The unalterable rule of the area rent office was to reduce the rental rate for which units were first rented after the maximum rent date. This rule was applied arbitrarily and without regard to the rental value of the premises or of comparable accommodations in the area.

A typical application of this rule is found in the case of a widow who, after her husband passed away in 1949 rented her six-room home on Mayberry Street in Los Angeles for $60 per month and went to live with her relatives. Her rent was reduced by the rent office to $40 per month, although across the street from this house a converted one-car garage with a cement floor and containing a portable stall shower rented for $90 a month.

The compliance section of the Los Angeles rent office subjected the small property owner to threats, intimidation, and verbal abuse in their attempt to extract or extort penalties where no penalties were due. This section seemed to take particular delight in frightening and abusing women property owners.

The personnel in this section cared little about equities in the matters before them. Their theme was “pay triple” or pay double” (in cases of alleged overcharges) or we will put you in jail, take your property and assess attorney fees against you.

Typical of the conduct of this section is the case of Vera Griffin who when she appeared before a compliance negotiator was haughtily told that she must pay $3,000 immediately, that he didn't care what the facts were, that if she didn't her property would be taken from her, she would be dragged through court and assessed even more than that plus attorney fees.

She went to court. The court found—as she had admitted that there was technically an overcharge but that the equities were all in her favor and against the Government, that the overcharge was $300, not $3,000, that no penalties or attorney fees were allowable.

Applications for certificates to secure possession of property were denied at the whim of the rent officials and for the most part without reason or justification. A simple letter from a tenant objecting to an application for a certificate or an adjustment in rent often resulted in its denial without further consideration.

In 1947 (to April 1949) when Congress placed the determination of eviction matters in the hands of the local courts, the rent office still endeavored to maintain its iron grasp over the control of property. Its rent attorneys frequented the municipal courts and wherever the opportunity presented itself, sought to influence the courts against the property owners in eviction matters, speaking at their own rqeuest as a so-called “friend of the court."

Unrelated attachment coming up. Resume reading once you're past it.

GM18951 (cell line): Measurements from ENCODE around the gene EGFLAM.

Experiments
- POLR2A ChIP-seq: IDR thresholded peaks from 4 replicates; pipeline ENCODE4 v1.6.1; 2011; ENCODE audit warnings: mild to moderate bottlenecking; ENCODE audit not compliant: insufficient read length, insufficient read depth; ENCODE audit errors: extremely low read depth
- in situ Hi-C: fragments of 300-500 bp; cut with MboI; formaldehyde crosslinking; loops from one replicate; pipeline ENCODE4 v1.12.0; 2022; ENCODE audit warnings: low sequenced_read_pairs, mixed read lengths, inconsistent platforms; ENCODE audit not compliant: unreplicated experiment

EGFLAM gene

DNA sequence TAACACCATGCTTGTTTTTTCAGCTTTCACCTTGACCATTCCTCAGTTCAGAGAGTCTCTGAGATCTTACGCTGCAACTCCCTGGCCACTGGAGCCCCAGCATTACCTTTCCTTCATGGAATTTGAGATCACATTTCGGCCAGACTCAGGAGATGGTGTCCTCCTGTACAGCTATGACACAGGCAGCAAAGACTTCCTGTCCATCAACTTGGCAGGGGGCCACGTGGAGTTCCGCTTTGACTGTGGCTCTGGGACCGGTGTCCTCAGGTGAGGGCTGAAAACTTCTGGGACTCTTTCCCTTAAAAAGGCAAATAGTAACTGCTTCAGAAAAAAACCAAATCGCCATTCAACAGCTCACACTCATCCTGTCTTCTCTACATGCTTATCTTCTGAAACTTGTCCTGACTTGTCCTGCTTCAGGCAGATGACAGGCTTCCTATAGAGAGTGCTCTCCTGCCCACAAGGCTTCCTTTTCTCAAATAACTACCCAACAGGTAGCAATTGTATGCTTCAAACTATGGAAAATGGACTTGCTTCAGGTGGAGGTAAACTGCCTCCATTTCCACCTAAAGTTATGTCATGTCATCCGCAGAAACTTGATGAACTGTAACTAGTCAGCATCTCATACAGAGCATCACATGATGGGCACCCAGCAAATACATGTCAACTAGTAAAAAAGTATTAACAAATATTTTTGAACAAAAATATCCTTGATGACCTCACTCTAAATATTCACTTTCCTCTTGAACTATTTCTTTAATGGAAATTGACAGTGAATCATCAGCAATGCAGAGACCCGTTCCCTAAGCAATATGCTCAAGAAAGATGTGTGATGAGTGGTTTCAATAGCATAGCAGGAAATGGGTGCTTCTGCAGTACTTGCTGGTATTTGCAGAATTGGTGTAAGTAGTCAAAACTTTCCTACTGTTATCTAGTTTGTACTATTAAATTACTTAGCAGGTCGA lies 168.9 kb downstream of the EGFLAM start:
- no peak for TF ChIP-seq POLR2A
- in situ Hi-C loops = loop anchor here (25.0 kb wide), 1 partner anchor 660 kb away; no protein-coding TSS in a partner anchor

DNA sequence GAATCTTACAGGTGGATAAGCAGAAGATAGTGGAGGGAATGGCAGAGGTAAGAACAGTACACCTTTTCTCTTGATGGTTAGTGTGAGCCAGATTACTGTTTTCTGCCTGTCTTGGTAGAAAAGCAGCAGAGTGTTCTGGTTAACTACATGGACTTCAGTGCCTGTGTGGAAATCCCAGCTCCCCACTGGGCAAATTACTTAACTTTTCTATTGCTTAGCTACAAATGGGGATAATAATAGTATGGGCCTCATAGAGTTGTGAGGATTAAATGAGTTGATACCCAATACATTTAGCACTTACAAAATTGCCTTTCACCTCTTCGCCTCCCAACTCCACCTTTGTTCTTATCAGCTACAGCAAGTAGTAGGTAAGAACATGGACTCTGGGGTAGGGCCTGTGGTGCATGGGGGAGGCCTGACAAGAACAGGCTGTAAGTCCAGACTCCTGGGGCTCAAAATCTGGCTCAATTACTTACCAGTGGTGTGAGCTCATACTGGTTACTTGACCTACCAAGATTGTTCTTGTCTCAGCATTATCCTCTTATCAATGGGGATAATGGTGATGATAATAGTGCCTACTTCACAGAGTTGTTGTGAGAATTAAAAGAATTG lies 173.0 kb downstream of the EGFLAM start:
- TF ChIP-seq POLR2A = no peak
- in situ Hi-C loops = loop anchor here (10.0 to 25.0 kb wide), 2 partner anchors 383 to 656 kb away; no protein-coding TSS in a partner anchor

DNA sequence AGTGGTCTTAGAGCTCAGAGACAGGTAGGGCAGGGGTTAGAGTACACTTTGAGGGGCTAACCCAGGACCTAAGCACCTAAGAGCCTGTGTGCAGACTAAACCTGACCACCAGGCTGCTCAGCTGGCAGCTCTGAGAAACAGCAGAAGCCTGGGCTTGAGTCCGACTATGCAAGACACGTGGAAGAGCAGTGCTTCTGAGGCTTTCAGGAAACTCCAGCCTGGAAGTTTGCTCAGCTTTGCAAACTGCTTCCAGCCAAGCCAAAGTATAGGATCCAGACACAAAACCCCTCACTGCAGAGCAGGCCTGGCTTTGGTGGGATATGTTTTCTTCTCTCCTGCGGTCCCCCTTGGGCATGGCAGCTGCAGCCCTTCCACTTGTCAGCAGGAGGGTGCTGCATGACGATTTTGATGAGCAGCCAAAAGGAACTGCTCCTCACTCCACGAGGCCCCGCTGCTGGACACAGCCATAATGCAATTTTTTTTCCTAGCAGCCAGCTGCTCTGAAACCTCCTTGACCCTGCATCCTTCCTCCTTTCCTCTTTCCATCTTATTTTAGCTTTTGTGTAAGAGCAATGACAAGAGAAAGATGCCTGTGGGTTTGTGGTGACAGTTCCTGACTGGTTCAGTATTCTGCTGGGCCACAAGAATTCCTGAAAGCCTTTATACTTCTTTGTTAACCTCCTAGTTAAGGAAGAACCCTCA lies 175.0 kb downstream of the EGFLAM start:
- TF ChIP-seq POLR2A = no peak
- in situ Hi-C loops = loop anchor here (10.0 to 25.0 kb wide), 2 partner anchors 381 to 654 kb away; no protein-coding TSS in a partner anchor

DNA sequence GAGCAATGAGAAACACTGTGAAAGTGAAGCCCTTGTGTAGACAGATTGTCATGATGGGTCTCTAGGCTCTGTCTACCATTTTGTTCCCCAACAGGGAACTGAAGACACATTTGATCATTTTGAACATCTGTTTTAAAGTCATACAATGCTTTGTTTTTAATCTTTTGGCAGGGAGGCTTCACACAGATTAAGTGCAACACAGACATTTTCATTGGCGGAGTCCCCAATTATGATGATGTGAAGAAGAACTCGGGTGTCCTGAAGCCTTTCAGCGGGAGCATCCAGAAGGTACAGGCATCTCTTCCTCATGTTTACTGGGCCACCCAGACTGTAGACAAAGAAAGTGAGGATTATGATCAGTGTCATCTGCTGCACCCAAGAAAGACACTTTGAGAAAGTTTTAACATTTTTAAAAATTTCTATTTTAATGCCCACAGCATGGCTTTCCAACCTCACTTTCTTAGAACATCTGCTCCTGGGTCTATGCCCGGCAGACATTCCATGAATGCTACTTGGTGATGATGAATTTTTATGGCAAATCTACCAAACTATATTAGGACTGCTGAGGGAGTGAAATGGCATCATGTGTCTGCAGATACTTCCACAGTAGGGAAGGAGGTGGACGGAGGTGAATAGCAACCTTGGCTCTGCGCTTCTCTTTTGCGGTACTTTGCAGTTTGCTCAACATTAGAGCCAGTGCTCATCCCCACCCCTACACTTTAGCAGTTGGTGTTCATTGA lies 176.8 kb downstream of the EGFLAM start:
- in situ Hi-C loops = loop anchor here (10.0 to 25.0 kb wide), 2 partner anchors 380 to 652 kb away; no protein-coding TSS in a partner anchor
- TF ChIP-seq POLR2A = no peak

But this was only part of the picture. Where the rent office felt that in some particular case a landlord might prevail (or the tenant asked their help) or that a decision in favor of the property owner might set a precedent unfavorable to their slanted administration of the law, they enjoined the landlord from proceeding with his case in the State court by a United States district court injunction.

This was done despite the fact that the tonant was represented by independent counsel, that the case was at issue before the municipal court and that every defense which could be raised was raised in such action.

When this happened the small property owner threw up his hands. He was not financially able to fight the Federal Government through a delayed district court case merely to decide whether he be allowed to proceed with an eviction suit already pending in the State court. Thus, the rent office succeeded in perpetuating the tenant in occupancy and denying to the property owner access to his own local courts.

The rent office consistently pursued a policy of setting renter against property owner where no cause or reason for friction previously existed. As a result hundreds of property owners locked up their units when a vacancy occurred rather than endure the abuses which they had experienced under the stimulation and sanction of the rent officials.

A typical illustration of the practice of the rent office of stimulating strife and friction may be found in affidavits of tenants James R. Moves, Ruby Keefer, and Louis E. Surrett on file in the case of Woods v. Wheeler (No. 7856 W, U. S. District Court at Los Angeles).

The affidavits of these tenants set forth that without invitation they were contacted by investigators of the rent office who by intimidation and coercion endeavored to secure statements from them that they were dissatisfied with their housing and that they had been overcharged. Some were insulted when they refused to sign previously prepared statements handed them by these investigators. These

affidavits set out that these gestapo men from the rent office held “cell” meetings among tenants on the landlord's premises to stir up trouble and complaints and one meeting was presided over by an armed representative of the rent office.

When the 1949 amendments to the Rent Control Act recontrolled properties, many small property owners who had gone to great expense to modernize and improve their properties which had been previously decontrolled, lost such property as a result of the confiscatory coiling reimposed by the rent office.